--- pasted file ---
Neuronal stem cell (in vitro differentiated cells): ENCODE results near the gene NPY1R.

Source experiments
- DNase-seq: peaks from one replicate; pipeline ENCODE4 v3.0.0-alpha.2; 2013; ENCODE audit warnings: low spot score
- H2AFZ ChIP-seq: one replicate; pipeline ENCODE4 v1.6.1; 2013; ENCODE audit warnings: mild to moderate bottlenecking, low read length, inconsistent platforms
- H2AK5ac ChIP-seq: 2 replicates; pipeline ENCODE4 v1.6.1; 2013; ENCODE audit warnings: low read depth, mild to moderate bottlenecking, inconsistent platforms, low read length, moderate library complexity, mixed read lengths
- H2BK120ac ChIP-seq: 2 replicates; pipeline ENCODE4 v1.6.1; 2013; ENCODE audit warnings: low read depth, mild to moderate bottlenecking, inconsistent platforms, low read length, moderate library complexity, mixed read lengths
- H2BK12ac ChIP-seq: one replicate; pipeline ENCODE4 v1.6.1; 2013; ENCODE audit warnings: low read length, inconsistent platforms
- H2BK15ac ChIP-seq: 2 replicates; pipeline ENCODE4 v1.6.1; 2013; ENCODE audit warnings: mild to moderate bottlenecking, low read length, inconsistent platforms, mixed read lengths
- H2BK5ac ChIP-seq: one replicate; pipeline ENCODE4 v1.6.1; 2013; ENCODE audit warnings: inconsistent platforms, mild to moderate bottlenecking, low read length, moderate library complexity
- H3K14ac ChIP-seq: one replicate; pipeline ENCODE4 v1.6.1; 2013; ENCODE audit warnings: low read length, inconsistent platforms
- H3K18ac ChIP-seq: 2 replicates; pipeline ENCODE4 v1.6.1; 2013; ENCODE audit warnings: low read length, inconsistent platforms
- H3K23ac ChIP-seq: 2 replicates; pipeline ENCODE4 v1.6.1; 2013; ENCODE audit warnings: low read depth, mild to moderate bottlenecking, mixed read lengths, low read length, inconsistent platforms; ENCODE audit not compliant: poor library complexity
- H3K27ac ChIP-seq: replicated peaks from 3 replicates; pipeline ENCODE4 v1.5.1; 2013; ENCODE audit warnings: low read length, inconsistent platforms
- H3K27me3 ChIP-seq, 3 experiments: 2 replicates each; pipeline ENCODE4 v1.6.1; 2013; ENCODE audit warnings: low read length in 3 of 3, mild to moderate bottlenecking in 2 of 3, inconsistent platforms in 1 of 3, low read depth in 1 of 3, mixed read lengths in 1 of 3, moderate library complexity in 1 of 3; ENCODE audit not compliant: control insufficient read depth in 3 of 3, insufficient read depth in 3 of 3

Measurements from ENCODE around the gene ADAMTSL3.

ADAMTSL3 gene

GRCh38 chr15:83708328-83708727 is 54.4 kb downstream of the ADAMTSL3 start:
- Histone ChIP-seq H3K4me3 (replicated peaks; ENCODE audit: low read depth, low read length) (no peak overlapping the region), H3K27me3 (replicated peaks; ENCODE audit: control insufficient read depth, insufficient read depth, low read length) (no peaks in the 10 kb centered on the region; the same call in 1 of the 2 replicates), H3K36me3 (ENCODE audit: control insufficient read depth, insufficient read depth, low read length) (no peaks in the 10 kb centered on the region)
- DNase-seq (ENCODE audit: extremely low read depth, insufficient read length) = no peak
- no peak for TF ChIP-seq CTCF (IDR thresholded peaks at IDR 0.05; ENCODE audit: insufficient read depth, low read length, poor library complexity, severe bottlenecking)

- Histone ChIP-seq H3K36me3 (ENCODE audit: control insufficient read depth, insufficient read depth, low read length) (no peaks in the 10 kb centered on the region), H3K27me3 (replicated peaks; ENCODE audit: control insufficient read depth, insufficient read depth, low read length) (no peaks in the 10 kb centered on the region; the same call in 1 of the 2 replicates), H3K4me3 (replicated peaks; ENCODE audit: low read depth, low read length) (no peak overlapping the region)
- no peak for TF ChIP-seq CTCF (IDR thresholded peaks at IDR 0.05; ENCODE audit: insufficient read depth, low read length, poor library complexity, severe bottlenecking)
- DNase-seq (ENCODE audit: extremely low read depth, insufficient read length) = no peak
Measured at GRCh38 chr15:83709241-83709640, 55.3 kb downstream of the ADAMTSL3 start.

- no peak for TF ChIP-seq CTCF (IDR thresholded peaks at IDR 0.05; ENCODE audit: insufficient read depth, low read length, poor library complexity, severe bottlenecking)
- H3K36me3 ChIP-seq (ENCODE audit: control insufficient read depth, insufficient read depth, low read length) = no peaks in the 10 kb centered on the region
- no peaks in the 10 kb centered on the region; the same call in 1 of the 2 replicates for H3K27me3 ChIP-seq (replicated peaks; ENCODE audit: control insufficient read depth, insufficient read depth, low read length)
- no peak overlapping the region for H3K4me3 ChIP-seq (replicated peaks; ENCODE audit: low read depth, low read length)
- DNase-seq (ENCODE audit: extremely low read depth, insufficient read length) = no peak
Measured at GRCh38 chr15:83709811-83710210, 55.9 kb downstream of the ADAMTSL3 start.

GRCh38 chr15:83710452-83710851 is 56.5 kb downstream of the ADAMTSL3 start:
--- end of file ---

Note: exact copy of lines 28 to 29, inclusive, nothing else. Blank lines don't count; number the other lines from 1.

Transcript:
- no peak overlapping the region for H3K4me3 ChIP-seq (replicated peaks; ENCODE audit: low read depth, low read length)
- DNase-seq (ENCODE audit: extremely low read depth, insufficient read length) = no peak